Last night the Walcha Hospital Auxiliary committee officially presented the Walcha MPS staff with a diagnostic ultrasound machine worth more than $29,000.
Walcha MPS Visiting Medical Officer Dr Deng Abiem identified the need for the machine and sourced it after the Hospital Auxiliary committee told him of the substantial amount of money they had to spend.
"The Hospital Auxiliary donated $21, 760 towards this equipment," president Phillipa Lawrence said.
"The Walcha branch of Legacy donated $10,000 of this, while another $10,000 was donated anonymously and we added other funds raised from within our community."
Medical ultrasound is a diagnostic imaging technique based on the application of ultrasound. It is used to create an image of internal body structures such as tendons, muscles, joints, blood vessels, and internal organs.
Ultrasound refers to sound waves with frequencies which are higher than those audible to humans and ultrasonic images, also known as sonograms, are made by sending pulses of ultrasound into tissue using a probe. The ultrasound pulses echo off tissues with different reflection properties and are recorded and displayed as an image.
Dr Abiem said the ultrasound scanner purchased by the Hospital Auxiliary was much smaller than other models and will make diagnosis even more accurate for patients with internal organ ailments
"It will be a very useful bedside diagnostic aid because we don't have an x-ray machine so this will help a lot," Dr Abiem said.
"The situations where we might need it would be if someone comes in with a swollen abdomen in pain, and we want to know quickly if they have urine retention. It will also help us find a vein in obese patients. If someone is suffering trauma after an accident, we can identify if there is any internal bleeding."
The ultrasound machine has been with the hospital team for one month, and they have already had an occasion to use it. At the formal presentation, Dr Abiem demonstrated the equipment on one of the Hospital Auxiliary committee members by scanning a vein.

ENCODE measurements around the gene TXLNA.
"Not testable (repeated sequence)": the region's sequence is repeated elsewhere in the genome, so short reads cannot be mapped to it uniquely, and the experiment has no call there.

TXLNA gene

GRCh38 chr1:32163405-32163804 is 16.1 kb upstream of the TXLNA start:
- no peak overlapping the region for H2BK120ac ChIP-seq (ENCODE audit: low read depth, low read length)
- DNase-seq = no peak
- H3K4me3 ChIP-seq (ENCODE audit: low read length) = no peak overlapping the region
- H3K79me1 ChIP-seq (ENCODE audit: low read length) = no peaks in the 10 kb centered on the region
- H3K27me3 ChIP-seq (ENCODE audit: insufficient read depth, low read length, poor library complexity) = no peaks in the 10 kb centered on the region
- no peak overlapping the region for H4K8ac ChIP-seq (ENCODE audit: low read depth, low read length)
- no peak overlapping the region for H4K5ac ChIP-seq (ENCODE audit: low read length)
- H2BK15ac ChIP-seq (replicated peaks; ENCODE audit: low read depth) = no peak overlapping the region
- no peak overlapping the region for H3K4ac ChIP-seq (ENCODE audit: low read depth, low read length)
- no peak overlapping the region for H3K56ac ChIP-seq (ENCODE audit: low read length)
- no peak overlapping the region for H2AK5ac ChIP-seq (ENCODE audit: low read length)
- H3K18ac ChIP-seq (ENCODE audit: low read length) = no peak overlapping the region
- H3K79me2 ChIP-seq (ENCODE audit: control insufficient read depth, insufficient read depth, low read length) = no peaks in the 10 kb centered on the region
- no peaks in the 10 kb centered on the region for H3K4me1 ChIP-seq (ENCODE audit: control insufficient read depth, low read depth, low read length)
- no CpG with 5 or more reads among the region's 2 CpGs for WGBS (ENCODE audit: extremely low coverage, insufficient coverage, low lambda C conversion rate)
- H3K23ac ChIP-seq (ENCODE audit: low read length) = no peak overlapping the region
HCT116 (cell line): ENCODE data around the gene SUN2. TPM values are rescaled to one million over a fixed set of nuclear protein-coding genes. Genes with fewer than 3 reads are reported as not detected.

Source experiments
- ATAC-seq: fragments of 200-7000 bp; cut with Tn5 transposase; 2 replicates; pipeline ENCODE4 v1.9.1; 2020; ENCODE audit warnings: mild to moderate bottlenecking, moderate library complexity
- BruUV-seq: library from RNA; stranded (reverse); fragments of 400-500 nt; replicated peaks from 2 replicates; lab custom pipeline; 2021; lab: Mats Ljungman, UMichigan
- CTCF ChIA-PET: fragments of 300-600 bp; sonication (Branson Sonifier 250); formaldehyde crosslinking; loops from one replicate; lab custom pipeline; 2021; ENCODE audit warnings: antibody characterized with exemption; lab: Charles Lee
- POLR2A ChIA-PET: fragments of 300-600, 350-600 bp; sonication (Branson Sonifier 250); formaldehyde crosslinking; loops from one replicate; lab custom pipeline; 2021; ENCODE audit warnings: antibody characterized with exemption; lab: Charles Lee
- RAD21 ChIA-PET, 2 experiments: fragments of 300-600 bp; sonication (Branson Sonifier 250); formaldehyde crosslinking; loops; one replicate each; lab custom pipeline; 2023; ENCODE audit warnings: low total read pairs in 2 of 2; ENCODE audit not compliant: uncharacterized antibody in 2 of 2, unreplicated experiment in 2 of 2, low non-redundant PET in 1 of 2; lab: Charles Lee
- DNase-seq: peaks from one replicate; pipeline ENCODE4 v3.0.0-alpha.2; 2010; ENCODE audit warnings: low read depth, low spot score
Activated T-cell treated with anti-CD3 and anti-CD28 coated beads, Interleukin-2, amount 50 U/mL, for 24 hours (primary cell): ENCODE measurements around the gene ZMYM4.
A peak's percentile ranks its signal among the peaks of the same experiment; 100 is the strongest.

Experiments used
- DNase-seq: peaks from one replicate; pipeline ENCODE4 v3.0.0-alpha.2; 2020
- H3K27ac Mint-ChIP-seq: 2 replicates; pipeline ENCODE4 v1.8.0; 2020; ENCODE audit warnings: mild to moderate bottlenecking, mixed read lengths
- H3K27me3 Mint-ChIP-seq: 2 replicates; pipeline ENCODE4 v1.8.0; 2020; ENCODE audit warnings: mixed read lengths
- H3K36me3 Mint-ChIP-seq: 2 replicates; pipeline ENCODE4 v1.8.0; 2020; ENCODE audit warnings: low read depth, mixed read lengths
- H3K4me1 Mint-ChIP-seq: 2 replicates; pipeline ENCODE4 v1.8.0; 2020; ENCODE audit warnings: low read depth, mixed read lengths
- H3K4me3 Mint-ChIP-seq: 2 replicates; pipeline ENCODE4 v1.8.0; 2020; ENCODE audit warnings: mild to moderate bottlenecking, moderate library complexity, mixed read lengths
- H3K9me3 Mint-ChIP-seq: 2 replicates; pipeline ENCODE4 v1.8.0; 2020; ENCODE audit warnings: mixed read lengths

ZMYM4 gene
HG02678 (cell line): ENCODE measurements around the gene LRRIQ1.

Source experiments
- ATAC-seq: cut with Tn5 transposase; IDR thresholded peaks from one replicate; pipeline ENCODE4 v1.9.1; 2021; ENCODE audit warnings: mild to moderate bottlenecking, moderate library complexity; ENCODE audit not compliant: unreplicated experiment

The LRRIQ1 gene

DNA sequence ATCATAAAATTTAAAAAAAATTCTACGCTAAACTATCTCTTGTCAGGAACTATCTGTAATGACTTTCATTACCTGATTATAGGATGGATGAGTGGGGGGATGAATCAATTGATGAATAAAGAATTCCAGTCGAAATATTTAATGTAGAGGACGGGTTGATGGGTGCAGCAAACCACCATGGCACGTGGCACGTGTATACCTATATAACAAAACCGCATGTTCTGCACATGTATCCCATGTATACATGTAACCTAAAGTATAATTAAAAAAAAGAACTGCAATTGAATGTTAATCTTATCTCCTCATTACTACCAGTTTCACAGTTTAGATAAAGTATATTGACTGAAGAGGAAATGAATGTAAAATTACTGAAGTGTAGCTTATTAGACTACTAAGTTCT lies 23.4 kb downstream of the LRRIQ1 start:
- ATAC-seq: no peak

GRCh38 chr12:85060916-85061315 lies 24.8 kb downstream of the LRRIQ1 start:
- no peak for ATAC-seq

Walcha MPS Health Service manager Douglas Bellamy said it was a significant donation.
This is the biggest single donation for a long timeDouglas Bellamy - Walcha MPS Health Service manager
"This is the biggest single donation for a long time, and it's certainly the biggest 'Im aware of since I've been here," Mr Bellamy said.
"To have a community recognise the value of this, and to donate it, is amazing. I know there have been a number of people involved in the donation and I am always gobsmacked at the wonderful work the auxiliary do.
"The community has got together to buy this equipment which we would not have otherwise had, and it stays in our facility. I think it is a wonderful thing.
"This is a quick way to identify a problem and help the team to deal with it - particularly internal bleeding in trauma patients. To identify urine retention previously, we had to insert a catheter, so now there is a lot less discomfort for patients."
Walcha Hospital Auxiliary president Phillipa Lawrence said the committee was extremely grateful for the two generous donations.
"We appreciate all the support given by the community when we fundraise," said Mrs Lawrence.
"We always welcome new members who are willing to help at functions, cook for stalls, sales, and help raise money to purchase new equipment for our Local Health Service."